Cooke et al. (2010),  Australia

RCT

 

 

Determining effectiveness of music on discomfort experienced by intensive care unit patients during turning procedure

Postoperative ICU-patients being turned in an intensive care unit - Hospital

IG: listening to music (15 min.) before and during one turning procedure

GG: Care as usual

Total: n=17

Median age: years (min-max):

72 (19-7)

Gender: n (%)

M: 12 (71)/ F: 5 (29)

Graversen & Sommer (2013), Denmark

RCT

Determining efficacy of perioperative music on reducing pain in patients undergoing laparoscopic cholecystectomy

Patients undergoing laparoscopic cholecystectomy -  Hospital

IG: soft music (peri- and postoperative) played by a music pillow. Until discharge (one day).

GG: Care as usual

Total: n=75

IG: n=40

CG: n=35

Age: years (IQR):

IG: 50 (35–57)

CG: 44 (36–58)

Gender: n (%)

IG:  M: 12 (30)/F: 28 (70)

CG: M: 8 (22)/F: 27 (77)

Guétin et al. (2012), France

RCT

Determining effectiveness of a music intervention in the management of chronic pain

Patients with chronic pain - Pain Assessment and Treatment Centre and post discharge

IG: 20 to 30  listening to music in a relaxed position twice a day (in the hospital 10 days and at home 50 days)

GG: Care as usual

Total: n=87

IG: n=44

CG: n=43

Age: years (SD):

IG: 47.8 (10.3)

CG: 49.9 (11.6)

Gender: n (%)

IG: M: 9 (20.5)/ F: 35 (79,5)

CG: M: 10 (23,3) F: 33 (76.7)

Jacq et al. (2018), France

Quasi-experimental

 

Assessing effectiveness of music on pain during morning bed bathing of mechanically ventilated patients

Mechanically ventilated patients in an intensive care unit - Hospital

IG: Listening to music during bathing and 30m in after (Mozart)

GG: Care as usual

Total: n=60

IG: n=30

CG: n=30

Age: years, median:

IG: 78 (63;80)

CG: 65 (59;77)

Gender: n (%)

IG: M: 11 (36.7) F: 19 (63.3)

CG: M: 20 (66.7) F: 10 (33.3)

Sfakianakis et al. (2017), Greece

RCT

Assessing effectiveness of Music Therapy Intervention in acute postoperative pain

Obese patients who underwent a major abdominal surgery - hospital

IG: Listening to music therapy twice postoperative (30 min) (classical music)

GG: Care as usual

Total: n=87

IG: n=45

CG: n=42

Age: years (SD):

IG: M: 43.13 (12.54) /F 41.30 (11.59)

CG: M: 44.81 (9.97) /F: 43.35 (12.47)

Gender: n (%)

IG: M: 15 (33,0)/F: 30 (66,0)

CG: M: 16 (38,0)/ F: 26 (61,0)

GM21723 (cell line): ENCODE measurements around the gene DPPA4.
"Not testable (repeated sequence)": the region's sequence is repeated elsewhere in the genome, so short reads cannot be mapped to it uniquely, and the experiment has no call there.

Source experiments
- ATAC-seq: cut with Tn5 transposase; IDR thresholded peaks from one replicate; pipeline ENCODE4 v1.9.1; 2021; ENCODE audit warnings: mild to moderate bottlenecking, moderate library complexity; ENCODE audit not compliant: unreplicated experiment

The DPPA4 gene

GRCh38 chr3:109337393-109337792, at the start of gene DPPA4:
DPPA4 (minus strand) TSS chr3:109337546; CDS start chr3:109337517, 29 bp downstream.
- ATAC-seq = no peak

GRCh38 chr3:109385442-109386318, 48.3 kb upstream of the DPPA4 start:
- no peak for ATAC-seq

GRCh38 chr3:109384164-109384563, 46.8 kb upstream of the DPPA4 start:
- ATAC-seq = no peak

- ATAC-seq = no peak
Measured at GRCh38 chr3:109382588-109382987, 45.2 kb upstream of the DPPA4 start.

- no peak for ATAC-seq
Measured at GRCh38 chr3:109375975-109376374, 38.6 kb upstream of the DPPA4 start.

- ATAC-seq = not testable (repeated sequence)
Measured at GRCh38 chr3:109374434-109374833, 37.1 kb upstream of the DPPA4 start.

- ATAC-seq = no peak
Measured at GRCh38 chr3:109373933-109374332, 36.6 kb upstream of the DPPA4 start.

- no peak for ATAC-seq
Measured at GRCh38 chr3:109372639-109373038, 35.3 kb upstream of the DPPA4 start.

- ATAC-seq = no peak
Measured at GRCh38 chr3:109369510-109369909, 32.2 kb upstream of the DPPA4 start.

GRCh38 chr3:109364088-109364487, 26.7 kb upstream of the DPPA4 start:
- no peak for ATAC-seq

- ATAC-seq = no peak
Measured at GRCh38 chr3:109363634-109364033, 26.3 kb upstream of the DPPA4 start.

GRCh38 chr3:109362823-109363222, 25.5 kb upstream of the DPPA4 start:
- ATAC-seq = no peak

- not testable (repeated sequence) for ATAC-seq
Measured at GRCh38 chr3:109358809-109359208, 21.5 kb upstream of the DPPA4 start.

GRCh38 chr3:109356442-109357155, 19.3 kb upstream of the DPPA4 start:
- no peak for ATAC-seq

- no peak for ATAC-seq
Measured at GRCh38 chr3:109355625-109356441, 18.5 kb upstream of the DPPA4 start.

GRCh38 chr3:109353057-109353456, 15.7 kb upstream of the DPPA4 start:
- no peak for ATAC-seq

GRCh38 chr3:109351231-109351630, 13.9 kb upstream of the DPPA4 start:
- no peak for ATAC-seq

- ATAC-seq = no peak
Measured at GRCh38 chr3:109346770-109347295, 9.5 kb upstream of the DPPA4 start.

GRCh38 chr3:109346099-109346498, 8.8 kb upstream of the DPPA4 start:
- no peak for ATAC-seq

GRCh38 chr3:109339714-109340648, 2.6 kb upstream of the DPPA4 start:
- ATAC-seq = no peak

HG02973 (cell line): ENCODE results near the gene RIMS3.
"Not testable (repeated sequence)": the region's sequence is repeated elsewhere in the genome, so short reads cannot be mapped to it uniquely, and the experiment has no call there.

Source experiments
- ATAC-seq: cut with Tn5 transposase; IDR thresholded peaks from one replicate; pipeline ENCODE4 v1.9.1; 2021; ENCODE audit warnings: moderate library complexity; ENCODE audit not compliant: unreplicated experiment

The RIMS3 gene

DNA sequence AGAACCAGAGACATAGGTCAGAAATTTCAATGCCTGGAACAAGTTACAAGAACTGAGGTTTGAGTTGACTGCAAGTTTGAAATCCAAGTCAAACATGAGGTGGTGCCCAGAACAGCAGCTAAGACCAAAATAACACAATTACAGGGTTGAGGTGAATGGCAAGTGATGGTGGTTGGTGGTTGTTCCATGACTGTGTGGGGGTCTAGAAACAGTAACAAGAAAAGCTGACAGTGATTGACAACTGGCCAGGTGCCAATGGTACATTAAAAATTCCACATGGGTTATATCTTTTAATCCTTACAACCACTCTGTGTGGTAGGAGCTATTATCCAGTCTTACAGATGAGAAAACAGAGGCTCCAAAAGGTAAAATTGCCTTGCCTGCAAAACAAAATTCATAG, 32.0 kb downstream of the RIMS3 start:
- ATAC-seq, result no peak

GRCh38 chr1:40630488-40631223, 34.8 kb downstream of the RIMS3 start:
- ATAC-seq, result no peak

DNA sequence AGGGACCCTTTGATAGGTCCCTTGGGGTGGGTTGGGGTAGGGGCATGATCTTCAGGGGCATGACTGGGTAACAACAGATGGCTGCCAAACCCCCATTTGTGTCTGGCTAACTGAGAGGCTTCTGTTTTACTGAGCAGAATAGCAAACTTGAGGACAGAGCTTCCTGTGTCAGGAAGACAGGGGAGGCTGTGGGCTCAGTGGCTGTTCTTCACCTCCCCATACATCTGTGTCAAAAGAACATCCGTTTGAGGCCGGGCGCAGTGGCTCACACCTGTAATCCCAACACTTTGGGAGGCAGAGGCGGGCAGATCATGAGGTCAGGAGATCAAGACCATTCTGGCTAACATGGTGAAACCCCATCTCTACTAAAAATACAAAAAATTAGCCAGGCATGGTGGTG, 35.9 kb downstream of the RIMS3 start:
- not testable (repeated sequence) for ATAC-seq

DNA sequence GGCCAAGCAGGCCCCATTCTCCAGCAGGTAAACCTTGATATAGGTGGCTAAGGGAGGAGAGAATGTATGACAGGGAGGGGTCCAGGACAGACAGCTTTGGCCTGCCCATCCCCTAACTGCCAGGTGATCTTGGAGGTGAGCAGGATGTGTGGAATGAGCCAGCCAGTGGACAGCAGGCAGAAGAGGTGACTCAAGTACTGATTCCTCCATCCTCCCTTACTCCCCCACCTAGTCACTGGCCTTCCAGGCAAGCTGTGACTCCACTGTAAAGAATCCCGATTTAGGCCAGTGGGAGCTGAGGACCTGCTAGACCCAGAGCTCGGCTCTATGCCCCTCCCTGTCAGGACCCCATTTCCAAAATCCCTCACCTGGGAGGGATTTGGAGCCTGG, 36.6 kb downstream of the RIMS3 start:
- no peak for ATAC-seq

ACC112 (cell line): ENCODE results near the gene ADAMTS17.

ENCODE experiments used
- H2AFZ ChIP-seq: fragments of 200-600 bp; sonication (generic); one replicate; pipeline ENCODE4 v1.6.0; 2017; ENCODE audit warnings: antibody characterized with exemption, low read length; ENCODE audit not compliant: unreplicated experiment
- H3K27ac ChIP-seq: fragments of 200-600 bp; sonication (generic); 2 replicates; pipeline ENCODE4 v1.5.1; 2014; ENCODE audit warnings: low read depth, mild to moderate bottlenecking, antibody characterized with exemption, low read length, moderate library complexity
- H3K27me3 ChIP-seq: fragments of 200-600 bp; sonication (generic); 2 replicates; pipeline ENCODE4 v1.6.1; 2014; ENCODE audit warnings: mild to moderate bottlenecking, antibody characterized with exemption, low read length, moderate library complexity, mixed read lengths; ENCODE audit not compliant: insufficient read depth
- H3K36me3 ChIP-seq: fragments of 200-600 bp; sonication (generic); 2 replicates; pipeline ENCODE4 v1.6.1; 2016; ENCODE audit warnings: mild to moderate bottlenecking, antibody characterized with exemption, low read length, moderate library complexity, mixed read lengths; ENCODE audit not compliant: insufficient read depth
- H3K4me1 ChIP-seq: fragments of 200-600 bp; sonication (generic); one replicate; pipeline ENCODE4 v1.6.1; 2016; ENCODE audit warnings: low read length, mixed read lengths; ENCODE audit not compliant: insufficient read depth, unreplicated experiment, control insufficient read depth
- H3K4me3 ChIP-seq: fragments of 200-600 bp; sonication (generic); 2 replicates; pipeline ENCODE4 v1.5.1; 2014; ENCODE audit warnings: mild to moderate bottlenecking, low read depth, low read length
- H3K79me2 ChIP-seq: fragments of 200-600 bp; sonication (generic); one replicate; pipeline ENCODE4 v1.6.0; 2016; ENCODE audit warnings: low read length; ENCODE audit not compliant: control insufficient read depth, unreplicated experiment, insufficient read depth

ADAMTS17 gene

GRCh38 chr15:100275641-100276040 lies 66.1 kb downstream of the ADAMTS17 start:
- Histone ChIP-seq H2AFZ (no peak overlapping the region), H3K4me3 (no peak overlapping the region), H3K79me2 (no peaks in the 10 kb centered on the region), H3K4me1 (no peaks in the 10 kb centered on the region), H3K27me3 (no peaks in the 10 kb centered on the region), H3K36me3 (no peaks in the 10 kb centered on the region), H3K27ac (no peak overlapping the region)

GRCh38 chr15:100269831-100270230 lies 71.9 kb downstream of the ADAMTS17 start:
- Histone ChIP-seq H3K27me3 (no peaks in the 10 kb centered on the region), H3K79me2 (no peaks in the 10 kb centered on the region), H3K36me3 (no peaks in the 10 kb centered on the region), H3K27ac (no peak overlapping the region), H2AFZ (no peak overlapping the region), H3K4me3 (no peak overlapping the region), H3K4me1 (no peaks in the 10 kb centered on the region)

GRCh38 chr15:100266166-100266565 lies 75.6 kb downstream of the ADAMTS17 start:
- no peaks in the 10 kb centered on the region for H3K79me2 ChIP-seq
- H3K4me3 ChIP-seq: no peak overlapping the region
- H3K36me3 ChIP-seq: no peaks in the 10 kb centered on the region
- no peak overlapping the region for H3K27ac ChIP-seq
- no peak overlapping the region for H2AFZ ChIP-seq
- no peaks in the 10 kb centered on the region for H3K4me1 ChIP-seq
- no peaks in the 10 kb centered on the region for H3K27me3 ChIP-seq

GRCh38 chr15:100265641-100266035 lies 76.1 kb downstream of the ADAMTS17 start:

Vaajoki et al. (2011), Finland

Quasi-experimental

 

Evaluating effectiveness of listening to music on pain intensity and pain distress after surgery

 

Abdominal surgery patients - Hospital

IG: listen to music of choice for 30 min on post-operative day 1 and 2

GG: Care as usual

Total: n=168

IG: n=83

CG: n=85

Age: years (SD):

IG: 60 (13)

CG: 63 (12)

Gender: n (%)

IG: M: 42 (50,6)/ F: 41 (49,4)

CG: M: 48 (56,5)/ F 37 (43,5)

Virtual reality

Glennon et al. (2018), USA

Quasi-experimental

 

Determining effectiveness of a virtual reality intervention on pain in patients undergoing a bone marrow aspiration and biopsy procedure

Patients with a hematologic disease - Outpatient cancer center

IG: use of virtual reality goggles during procedure

GG: Care as usual (watching and listening to a television)

Total: n=97

IG: n=49

CG: n=48

Age: years (SD):

IG: 51.4 (12.4)

CG: 48.9 (12.8)

Gender: n (%)

IG: M: 30 (61,0)/ F: 19 (38,0)

CG: M: 22 (45,0)/ F: 26 (54,0)

Spiegel et al. (2019), USA

RCT

Comparing effectiveness of virtual reality (VR) vs. “health and wellness” television for management of pain in hospitalized patients

Patients with pain - Hospital

IG: library of 21 VR experiences, thrice daily for 10 min or as needed 

GG: “health and wellness” television programming

Total: n=120

IG: n=61

CG: n=59

Age: years (SD):

IG: 51.6 (15.1)

CG: 50.0 (15.9)

Gender: n (%)

IG: M: 30 (49.1)/F: 31 (50.9)

CG: M: 30 (50.8)/F: 29 (49.2)

Multiple interventions (music IG1, watching a DVD IG2, distraction by an nurse IG3, stress ball IG4,)

Hudson et al. (2015), UK

RCT

Comparing efficacy of simple distraction interventions on pain during conscious surgery

Patients with varicose veins -  Private clinic.

IG1: Listening to music

IG2: Watching a DVD

IG3: Interaction with nurses

IG4: Touch ( squeeze stress balls)

CG: Treatment as usual (TAU)

Total: n=398

IG1: n=84

IG2: n=80

IG3: n=78

IG4: n=80

CG: n=76

Age: years (SD):

IG1: 53.71 (13.17)

IG2: 50.51 (12.23)

IG3: 52.1 (14.49)

IG4: 53 (13.01)

CG: 55.06 (11.86)

Gender: n

IG1: M: 18 (21,0)/F: 66 (78,0)

IG2: M: 13 (16,0)/F: 67 (83,0)

IG3: M: 20 (25,0)/F: 58 (74,0)

IG4: M: 21 (26,0)/F: 59 (73,0)

CG: M: 18 (23,0)/F: 58 (76,0)

Health education interventions

Self-management

Deane et al. (2018), UK

RCT

Comparing efficacy of patient-directed self-management of pain (PaDSMaP) vs. treatment as usual

following total knee replacement

Elderly patients after total knee replacement surgery - Hospital

IG: self-medication of oral analgesics (PaDSMaP)

GG: nurse controlled oral analgesia (TAU)

Total: n=137

IG: n=68

CG: n=69

Age: years (SD):

IG: 70.0 (8.7)

CG: 69.7 (7.5)

Gender: n (%)

IG: M: 29 (42.6)/F: 39 (57.4)

CG: M: 30 (43.5)/F: 39 (56,5)

Good et al. (2010), USA

RCT